“Do not let your hearts be troubled. You believe in God; believe also in me." - John 14:1
“Don’t let your heart be troubled,” Jesus told the disciples in the upper room at the feast of the Passover. “You believe in God? Believe also in me.”
Now when Jesus spoke those words, there were plenty of reasons for His followers to be troubled and worried. He had just taken a mason and washed the feet of the disciples. He told theme there was a traitor in their midst, one who would betray Him. As He took the cup to share the Passover meal, Satan entered into the heart of Judas, who would later sell Christ for 30 pieces of silver.
Peter though, was quick to say, “I will never betray you Lord.” But then Jesus responded, “Before the cock would crow three times, he would betray him.” Yet Jesus said, “Don’t let your hearts be troubled.”
I am convinced that when Jesus spoke those words, He was actually looking far beyond the small group who set at the table that night at the Gethsemane experience. He was also speaking to those who hearts have been broken and crushed by grief. The young mother whose baby is still born. The wife whose husband is stricken with cancer. The childless couple, who just can’t understand why so many have abortions when they desperately want a child. The youth who can’t find a purpose. The lonely heart without a friend.
Don’t let your heart be troubled. Do those words speak to the need of your life, friend? Then he gave them a reason and a hope. He said, ““You believe in God? Believe also in me.”
Now it was true, they did believe in God. Abraham, Isaac, and Jacob had all worshipped the Almighty. It’s safe to say you believe in God. You’re on the side of the majority who opt for God, motherhood, and virtue. I mean, who can argue with that?
But believing in Jesus Christ is often another matter. Why is it easier to believe in God than in Christ? Two reasons.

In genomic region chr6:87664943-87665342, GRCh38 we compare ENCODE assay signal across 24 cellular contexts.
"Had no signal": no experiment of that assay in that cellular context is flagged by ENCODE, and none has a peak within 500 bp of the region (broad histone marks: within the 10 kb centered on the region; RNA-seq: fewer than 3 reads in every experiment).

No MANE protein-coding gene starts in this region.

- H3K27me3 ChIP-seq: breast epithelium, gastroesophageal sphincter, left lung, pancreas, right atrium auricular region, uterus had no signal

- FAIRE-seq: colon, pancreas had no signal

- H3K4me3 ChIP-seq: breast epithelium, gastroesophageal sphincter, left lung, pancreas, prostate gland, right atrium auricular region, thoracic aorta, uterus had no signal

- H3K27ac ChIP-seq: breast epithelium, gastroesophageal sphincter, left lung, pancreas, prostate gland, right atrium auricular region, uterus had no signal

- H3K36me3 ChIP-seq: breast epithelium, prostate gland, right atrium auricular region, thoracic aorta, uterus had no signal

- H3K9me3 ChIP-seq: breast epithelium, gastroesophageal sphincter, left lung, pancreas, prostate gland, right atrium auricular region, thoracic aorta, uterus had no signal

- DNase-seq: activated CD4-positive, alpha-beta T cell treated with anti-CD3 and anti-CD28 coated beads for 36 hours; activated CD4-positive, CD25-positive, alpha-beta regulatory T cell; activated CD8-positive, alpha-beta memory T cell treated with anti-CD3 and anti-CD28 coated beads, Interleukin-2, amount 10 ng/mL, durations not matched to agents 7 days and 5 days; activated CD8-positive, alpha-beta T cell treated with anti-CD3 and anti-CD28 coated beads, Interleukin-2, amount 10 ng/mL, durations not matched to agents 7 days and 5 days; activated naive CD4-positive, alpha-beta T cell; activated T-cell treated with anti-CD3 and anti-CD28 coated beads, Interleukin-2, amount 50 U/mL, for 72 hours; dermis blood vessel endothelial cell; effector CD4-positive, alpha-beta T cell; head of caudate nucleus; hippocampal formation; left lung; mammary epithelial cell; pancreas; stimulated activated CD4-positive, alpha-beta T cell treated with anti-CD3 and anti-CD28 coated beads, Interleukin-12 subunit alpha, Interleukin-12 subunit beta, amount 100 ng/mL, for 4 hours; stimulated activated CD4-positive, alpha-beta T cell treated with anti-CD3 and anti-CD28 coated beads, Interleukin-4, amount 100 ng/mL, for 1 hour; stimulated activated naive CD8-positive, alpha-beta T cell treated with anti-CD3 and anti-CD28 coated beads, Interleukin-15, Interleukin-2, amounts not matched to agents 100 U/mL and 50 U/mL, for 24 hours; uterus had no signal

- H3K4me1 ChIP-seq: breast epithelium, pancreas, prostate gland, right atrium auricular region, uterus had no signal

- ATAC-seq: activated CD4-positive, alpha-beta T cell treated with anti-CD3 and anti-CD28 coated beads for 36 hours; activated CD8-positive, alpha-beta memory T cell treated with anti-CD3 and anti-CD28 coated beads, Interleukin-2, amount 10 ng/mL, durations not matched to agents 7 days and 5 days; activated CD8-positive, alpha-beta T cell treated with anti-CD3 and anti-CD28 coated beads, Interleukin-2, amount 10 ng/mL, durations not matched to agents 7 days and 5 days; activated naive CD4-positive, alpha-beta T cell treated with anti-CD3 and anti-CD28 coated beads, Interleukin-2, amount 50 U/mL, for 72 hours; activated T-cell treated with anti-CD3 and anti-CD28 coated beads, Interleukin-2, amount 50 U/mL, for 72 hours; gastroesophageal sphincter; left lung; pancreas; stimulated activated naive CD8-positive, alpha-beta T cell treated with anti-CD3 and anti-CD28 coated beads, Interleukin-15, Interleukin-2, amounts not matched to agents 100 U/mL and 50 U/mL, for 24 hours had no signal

To believe in His Son requires confronting the issue of who He was and why He came. This of course, includes the sticky issue of sin, largely, our own. And that means either we fall at His feet, claiming Him as Lord and Savior, or deny Him and turn and walk away.
The second reason that it’s difficult is that He is no longer seen in the flesh. A little boy of about five showed up at the table with dirty hands so his mother said, “Now before we can thank Jesus for our food, you go and wash those hands.” As the little guy was walking down the hall to the bathroom she yelled, “And use soap and hot water to kill the germs!” Irritated, the little boy grumbled, “Germs and Jesus, germs and Jesus, all I hear around this house is germs and Jesus, and I’ve never seen either one of them.”
Well, the reality, however, is that the life of Jesus Christ is one of the best documented facts of history. There are scores of events with only shreds of actual historical evidence to support them, which are readily accepted. Yet scholars try to deny the historicity of Christ when there is an abundance of evidence to support what He did and said.
“Believe also in me,” said Jesus to a skeptical world. Believe that my words are true, that I came from the Father and died for your sins. Believe that death is not the end, that you are not a victim of your heredity or your circumstances. Believe that your life can be different.
“Faith is not belief without proof, but trust without reservation,” so wrote the Quaker scholar D. Elton Trueblood. It is that easy, friend. Stop letting your heart be troubled, and when you do that, your life will change.